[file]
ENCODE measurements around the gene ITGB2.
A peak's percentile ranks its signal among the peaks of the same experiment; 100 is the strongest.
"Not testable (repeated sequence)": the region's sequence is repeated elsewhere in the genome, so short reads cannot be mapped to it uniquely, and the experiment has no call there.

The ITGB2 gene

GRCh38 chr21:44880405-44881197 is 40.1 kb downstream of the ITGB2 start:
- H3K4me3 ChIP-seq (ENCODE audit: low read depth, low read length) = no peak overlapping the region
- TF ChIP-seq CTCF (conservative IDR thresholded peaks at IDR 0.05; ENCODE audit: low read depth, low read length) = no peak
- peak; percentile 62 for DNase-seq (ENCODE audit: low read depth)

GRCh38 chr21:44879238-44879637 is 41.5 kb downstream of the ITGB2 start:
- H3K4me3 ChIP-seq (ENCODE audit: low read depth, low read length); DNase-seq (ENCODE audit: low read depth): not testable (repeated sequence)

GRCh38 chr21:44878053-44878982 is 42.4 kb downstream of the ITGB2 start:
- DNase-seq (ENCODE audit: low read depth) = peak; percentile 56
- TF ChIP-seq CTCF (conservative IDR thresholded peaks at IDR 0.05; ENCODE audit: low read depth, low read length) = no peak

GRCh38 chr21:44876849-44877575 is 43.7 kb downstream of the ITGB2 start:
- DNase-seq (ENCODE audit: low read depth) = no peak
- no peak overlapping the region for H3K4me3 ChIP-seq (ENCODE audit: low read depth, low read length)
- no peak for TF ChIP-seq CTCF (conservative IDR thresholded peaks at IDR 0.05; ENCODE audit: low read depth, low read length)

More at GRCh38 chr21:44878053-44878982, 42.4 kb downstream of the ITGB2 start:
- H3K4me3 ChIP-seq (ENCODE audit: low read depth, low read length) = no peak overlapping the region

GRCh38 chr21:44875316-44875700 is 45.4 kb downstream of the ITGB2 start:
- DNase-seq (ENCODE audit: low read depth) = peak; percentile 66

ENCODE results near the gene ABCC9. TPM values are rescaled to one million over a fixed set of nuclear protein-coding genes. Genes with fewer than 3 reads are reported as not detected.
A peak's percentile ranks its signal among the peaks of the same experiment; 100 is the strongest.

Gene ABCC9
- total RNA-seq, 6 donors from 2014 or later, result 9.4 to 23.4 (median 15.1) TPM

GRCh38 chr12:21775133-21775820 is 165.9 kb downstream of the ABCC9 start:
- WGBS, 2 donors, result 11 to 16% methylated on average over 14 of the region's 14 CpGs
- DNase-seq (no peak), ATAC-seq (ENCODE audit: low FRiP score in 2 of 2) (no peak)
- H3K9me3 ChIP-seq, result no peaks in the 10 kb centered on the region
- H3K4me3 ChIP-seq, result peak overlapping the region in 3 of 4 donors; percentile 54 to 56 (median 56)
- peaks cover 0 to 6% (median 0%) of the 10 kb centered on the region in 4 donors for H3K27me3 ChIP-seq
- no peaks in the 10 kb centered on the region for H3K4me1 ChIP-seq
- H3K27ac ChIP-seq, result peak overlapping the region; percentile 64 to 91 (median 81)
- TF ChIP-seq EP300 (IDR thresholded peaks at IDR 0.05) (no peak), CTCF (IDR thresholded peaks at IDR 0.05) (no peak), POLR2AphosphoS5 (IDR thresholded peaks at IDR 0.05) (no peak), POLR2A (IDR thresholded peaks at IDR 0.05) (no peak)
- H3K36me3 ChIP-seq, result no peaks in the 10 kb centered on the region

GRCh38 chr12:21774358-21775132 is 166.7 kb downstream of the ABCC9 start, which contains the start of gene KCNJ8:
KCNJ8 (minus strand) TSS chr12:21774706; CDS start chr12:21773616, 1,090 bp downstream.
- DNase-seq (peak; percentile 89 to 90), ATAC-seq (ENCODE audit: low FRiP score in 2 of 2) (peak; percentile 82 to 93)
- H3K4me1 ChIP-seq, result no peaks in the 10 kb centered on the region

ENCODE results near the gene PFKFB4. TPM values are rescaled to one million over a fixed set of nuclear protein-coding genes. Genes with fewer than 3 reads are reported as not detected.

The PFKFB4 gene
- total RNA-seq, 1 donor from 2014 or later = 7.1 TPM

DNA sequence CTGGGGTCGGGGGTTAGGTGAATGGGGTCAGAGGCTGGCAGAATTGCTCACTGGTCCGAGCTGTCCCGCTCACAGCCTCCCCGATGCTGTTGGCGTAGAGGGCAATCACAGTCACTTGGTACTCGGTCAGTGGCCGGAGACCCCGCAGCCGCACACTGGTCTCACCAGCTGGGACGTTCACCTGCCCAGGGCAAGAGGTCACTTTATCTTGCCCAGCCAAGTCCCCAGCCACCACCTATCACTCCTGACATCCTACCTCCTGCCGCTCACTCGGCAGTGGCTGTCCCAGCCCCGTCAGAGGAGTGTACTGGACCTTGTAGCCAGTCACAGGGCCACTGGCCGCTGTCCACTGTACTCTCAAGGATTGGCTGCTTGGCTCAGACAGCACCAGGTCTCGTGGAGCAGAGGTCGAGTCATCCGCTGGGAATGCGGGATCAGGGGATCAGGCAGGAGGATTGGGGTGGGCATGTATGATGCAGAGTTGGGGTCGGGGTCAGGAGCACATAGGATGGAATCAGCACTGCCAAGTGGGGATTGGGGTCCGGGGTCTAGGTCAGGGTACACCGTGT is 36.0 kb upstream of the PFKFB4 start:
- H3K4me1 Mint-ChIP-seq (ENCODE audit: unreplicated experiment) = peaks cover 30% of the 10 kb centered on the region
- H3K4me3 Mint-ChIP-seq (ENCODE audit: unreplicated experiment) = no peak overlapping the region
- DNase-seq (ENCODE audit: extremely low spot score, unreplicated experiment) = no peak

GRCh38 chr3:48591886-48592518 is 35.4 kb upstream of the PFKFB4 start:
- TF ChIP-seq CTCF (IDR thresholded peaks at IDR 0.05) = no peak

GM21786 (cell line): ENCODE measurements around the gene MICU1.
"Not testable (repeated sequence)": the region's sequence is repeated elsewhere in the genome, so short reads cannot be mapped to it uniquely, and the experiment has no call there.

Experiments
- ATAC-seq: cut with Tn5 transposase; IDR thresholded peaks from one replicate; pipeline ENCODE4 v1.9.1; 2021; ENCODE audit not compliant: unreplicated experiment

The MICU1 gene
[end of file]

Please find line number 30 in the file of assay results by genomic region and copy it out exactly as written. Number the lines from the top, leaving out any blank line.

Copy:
- H3K4me3 ChIP-seq, result peak overlapping the region in 3 of 4 donors; percentile 54 to 56 (median 56)